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dc.contributor.authorJoly-Tonetti, Nicolas*
dc.contributor.authorWibawa, J.I.D.*
dc.contributor.authorBell, M.*
dc.contributor.authorTobin, Desmond J.*
dc.date.accessioned2018-08-01T13:45:38Z
dc.date.available2018-08-01T13:45:38Z
dc.date.issued2018-11
dc.identifier.citationJoly-Tonetti N, Wibawa JID, Bell M et al (2018) An explanation for the mysterious distribution of melanin in human skin ‐ a rare example of asymmetric (melanin) organelle distribution during mitosis of basal layer progenitor keratinocytes. British Journal of Dermatology. 179(5): 1115-1126.en_US
dc.identifier.urihttp://hdl.handle.net/10454/16519
dc.descriptionYesen_US
dc.description.abstractBackground: Melanin is synthesized by melanocytes in the basal layer of the epidermis. When transferred to surrounding keratinocytes it is the key UVR-protective biopolymer responsible for skin pigmentation. Most melanin is observable in the proliferative basal layer of the epidermis, and only sparsely distributed in the stratifying/differentiating epidermis. The latter has been explained, despite formal evidence, to ‘melanin degradation’ in supra-basal layers. Objectives: Our aim was to re-evaluate this currently-accepted basis for melanin distribution in the human skin epidermis, and whether this pattern is altered after a regenerative stimulus. Methods: Normal epidermis of adult human skin, at rest and after tape-stripping, was analysed by a range of (immuno)histochemical and high-resolution microscopy techniques. In vitro models of melanin granule uptake by human keratinocytes were attempted. Results: We propose a wholly different fate for melanin in the human epidermis. Our evidence indicates that the bulk of melanin is inherited only by the non-differentiating daughter cell post mitosis in progenitor keratinocytes, via asymmetric organelle inheritance. Moreover, this preferred pattern of melanin distribution can switch to a symmetric or equal daughter cell inheritance mode under conditions of stress including regeneration. Conclusions: We provide in this preliminary report a plausible and histologically-supportable explanation for how human skin pigmentation is efficiently organized in the epidermis. Steady state epidermis pigmentation may involve much less redox-sensitive melanogenesis than previously thought, and at least some pre-made melanin may be available for re-use. The epidermal-melanin unit may be an excellent example to study organelle distribution via asymmetric or symmetric inheritance in response to micro-environment and tissue demands.en_US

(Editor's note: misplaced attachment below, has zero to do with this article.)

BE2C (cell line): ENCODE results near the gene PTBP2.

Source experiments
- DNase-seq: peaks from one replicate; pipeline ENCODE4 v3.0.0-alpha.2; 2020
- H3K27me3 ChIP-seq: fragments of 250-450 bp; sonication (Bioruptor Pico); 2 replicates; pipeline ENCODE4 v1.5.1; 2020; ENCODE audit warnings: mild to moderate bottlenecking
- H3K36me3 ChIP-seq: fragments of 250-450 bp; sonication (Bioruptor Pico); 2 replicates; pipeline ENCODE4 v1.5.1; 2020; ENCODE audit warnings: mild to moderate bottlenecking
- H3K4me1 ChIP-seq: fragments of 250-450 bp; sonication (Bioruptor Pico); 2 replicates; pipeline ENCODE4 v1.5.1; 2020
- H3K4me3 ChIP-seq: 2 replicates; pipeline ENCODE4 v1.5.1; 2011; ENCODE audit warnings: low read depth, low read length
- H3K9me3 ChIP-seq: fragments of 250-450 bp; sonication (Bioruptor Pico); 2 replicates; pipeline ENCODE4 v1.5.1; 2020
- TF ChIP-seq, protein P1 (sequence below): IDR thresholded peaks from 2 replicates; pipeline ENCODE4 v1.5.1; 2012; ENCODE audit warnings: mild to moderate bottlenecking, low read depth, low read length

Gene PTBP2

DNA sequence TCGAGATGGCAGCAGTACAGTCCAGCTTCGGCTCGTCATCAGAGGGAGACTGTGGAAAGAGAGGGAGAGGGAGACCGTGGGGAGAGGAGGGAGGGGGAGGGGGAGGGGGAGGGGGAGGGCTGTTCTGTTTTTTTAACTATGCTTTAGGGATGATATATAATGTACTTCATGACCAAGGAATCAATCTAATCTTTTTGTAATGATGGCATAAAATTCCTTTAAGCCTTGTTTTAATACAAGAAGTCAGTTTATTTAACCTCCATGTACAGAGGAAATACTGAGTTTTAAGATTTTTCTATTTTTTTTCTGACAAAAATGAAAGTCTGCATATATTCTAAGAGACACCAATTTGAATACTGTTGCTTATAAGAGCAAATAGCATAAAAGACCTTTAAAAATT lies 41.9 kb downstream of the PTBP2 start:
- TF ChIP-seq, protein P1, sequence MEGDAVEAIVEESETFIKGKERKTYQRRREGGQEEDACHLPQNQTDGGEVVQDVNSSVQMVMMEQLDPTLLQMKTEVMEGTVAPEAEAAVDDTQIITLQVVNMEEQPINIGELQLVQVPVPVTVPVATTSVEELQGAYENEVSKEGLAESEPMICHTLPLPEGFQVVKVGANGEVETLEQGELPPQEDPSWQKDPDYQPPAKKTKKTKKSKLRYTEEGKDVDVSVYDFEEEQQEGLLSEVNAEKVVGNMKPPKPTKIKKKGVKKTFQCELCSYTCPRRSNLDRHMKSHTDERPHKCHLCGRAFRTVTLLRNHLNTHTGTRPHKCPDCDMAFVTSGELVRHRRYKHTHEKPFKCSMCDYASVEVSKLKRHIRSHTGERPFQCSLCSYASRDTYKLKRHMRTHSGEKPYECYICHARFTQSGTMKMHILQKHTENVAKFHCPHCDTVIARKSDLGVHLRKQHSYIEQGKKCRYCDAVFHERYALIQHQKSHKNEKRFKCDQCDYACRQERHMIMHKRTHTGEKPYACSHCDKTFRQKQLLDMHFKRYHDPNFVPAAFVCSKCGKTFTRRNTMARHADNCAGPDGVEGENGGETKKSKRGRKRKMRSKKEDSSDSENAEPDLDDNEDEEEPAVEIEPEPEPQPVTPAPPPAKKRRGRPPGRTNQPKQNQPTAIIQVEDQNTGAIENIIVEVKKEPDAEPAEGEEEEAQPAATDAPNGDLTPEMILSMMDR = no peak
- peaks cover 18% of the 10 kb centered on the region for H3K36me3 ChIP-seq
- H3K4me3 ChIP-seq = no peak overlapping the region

dc.description.sponsorshipWalgreens Boots Allianceen_US
dc.language.isoenen_US
dc.relation.isreferencedbyhttps://doi.org/10.1111/bjd.16926en_US
dc.rights© 2018 Wiley This is the peer reviewed version of the following article: Joly-Tonetti N, Wibawa JID, Bell M et al (2018) An explanation for the mysterious distribution of melanin in human skin ‐ a rare example of asymmetric (melanin) organelle distribution during mitosis of basal layer progenitor keratinocytes. British Journal of Dermatology. 179(5): 1115-1126, which has been published in final form at https://doi.org/10.1111/bjd.16926. This article may be used for non-commercial purposes in accordance with Wiley Terms and Conditions for Self-Archiving.en_US
dc.subjectMelaninen_US
dc.subjectAsymmetric organelle distributionen_US
dc.subjectHuman skin epidermisen_US
dc.subjectProgenitor keratinocytesen_US
dc.titleAn explanation for the mysterious distribution of melanin in human skin ‐ a rare example of asymmetric (melanin) organelle distribution during mitosis of basal layer progenitor keratinocytesen_US
dc.status.refereedYesen_US
dc.date.Accepted2018-05-28
dc.date.application2018-06-29
dc.typeArticleen_US
dc.type.versionAccepted Manuscripten_US
refterms.dateFOA2018-08-01T13:45:42Z


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